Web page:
3. The Bering Sea is my home in Alaska. Whether I’m on the Tiglax, in a skiff, or living on an island (St. George, Buldir, or St. Matthew), I’m comfortable.


    Driving a skiff in the waters around Attu, the end of the Aleutian Islands

  4. Wearing shorts, riding bikes, and eating fresh peaches across the country makes for a wonderful summer. After living on St. Matthew for a month, I traveled through Colorado, Minnesota, Wisconsin (bus ride), both peninsulas of Michigan, Texas, Wyoming, Utah (bus ride), Idaho, Montana, Washington, and California from mid July to late September.


    The delicious, delicious taste of summer

  5. Sometimes you unexpectedly meet someone who coaxes out the good cry you’ve apparently been needing. Have you ever pulled away from a week-long Wilderness First Responder course in tears, telling your passenger that you’d be stopping for ice cream before starting the drive back to Denver – and then proceeding to tell her things that your best friend only recently learned? And alternating between crying and laughing for the first hour of a drive? It was intense.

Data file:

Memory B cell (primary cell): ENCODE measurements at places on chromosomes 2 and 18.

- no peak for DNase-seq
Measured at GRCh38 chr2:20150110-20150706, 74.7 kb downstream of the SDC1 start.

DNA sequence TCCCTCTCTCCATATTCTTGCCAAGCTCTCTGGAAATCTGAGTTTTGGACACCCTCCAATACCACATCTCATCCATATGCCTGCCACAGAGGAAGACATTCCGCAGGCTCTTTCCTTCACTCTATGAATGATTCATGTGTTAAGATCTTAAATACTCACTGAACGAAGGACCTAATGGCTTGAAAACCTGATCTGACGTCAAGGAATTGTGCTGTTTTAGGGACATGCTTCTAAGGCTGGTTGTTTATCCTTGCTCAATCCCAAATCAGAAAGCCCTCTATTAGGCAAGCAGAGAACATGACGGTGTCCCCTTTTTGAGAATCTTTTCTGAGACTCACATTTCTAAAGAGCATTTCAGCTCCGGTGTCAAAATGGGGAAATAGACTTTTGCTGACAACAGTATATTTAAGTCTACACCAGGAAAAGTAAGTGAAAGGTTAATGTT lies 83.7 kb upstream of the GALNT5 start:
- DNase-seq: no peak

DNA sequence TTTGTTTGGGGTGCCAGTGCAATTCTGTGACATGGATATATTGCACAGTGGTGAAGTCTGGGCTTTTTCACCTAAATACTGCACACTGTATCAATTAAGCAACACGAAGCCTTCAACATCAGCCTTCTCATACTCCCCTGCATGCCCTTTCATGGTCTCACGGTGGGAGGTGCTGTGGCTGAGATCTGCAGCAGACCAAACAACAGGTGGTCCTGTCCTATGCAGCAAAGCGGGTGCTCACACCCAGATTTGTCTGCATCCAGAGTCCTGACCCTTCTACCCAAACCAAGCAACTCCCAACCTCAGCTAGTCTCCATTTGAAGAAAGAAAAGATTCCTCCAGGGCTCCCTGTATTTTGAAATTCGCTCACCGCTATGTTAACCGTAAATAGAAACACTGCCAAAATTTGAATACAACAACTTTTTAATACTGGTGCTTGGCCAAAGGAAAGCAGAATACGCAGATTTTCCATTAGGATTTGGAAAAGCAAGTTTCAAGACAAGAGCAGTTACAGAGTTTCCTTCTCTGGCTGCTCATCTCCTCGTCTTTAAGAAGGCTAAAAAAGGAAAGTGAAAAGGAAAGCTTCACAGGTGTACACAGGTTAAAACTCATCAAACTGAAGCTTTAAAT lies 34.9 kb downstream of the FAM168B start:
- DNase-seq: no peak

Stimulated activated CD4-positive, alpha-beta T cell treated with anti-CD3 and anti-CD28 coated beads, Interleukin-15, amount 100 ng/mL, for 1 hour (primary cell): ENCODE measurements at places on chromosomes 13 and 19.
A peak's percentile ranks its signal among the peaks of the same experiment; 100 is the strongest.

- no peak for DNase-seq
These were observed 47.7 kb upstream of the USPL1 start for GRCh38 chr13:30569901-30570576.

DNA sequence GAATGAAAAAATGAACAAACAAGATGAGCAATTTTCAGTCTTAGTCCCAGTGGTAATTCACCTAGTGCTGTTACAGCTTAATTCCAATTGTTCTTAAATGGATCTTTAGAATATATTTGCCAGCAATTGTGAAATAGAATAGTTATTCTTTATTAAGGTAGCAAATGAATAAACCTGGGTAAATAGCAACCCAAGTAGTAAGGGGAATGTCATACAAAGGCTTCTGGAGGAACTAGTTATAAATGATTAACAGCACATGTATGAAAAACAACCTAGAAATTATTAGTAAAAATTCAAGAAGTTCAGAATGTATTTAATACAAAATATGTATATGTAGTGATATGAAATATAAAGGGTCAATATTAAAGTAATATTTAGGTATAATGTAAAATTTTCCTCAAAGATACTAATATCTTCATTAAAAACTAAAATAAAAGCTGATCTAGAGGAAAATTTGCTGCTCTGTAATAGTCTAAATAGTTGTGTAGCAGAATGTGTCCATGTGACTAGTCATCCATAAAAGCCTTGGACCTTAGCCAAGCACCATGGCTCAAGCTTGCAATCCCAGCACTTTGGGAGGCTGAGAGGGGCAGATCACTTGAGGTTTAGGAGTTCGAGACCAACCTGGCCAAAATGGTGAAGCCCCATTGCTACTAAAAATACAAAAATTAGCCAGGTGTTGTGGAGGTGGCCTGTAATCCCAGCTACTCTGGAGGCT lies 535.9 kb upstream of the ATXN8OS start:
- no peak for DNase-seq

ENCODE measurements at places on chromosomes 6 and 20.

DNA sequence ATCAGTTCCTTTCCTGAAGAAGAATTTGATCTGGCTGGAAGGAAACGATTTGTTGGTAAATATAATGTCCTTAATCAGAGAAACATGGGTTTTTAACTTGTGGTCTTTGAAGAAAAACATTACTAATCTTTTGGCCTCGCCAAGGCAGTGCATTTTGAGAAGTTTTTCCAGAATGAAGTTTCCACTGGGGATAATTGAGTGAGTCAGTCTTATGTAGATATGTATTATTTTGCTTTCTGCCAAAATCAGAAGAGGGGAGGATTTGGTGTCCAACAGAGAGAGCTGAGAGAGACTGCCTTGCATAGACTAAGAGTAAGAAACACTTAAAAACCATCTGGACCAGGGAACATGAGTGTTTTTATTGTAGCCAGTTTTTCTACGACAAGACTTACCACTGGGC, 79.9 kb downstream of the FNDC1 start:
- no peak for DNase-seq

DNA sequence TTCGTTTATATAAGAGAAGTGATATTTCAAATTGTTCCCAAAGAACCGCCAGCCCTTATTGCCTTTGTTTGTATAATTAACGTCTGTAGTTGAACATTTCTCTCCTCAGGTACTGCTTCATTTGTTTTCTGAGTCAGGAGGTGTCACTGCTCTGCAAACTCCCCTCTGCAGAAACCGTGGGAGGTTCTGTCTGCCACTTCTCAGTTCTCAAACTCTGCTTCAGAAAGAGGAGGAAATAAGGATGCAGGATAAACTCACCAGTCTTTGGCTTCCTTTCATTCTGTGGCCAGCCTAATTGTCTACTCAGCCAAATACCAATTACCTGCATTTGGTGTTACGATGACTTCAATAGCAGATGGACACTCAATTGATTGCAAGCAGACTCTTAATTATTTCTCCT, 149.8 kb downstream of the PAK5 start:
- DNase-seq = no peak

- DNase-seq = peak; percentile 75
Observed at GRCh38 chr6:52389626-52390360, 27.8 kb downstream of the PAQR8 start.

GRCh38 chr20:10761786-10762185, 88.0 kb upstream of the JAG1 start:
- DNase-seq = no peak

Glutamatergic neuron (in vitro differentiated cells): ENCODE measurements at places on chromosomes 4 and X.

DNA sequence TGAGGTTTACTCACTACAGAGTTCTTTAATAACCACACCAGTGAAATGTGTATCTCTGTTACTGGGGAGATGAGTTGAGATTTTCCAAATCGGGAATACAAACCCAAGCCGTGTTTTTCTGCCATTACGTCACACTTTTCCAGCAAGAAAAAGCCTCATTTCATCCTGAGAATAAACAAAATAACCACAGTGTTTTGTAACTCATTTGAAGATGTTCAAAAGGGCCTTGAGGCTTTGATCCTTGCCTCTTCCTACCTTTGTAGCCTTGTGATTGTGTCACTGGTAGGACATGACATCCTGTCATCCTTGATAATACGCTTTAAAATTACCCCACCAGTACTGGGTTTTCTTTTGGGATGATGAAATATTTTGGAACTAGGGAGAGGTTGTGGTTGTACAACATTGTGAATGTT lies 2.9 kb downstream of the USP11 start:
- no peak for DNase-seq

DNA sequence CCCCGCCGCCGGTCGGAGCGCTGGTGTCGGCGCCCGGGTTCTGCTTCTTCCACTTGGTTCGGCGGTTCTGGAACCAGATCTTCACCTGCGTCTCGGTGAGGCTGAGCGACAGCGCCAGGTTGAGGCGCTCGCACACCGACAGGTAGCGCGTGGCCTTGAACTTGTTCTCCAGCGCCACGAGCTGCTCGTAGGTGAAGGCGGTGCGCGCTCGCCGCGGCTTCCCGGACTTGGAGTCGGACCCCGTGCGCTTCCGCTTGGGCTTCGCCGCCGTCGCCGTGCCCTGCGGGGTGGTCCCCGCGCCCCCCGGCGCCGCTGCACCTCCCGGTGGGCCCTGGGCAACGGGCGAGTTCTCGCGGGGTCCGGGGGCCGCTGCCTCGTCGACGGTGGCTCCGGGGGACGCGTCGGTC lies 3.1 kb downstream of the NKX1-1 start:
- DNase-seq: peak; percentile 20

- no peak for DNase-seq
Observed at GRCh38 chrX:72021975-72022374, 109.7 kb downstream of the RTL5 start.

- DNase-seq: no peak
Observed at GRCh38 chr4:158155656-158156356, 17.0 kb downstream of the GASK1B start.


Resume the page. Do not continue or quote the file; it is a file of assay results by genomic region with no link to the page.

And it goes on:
6. Jason Isbell is incredible. Listening to the music of a talented artist while sitting with friends (one of whom has an amazing voice himself) in the coolness of a summer night on a grassy lawn at KettleHouse Amphitheater in Missoula, MT, gave me the chills. Isbell’s lyrics are beautiful, and here are a select couple:   From “Cover Me Up” – Home was a dream/One I’d never seen/Till you came along      From “Traveling Alone” – And I know every town worth passing through/
But what good does knowing do/ With no one to show it to
  7. I am not going to bike throughout an Alaskan winter. When it’s time to spend a winter here, I’m going to invest in one of those fancy 4-wheeled contraptions. After all, I’ve gone 11 years of being based in this state without one.
  8. This lifestyle is lonely. … but I love travel and have no skills or interest in jobs based in town.
  9. As long as Kirk Cousins plays for the Minnesota Vikings, they are my team. I started following the Washington Redskins while he played there, and now he’s sporting purple. As a fantastic person and former Spartan, he’s got my support more than anyone else in the NFL.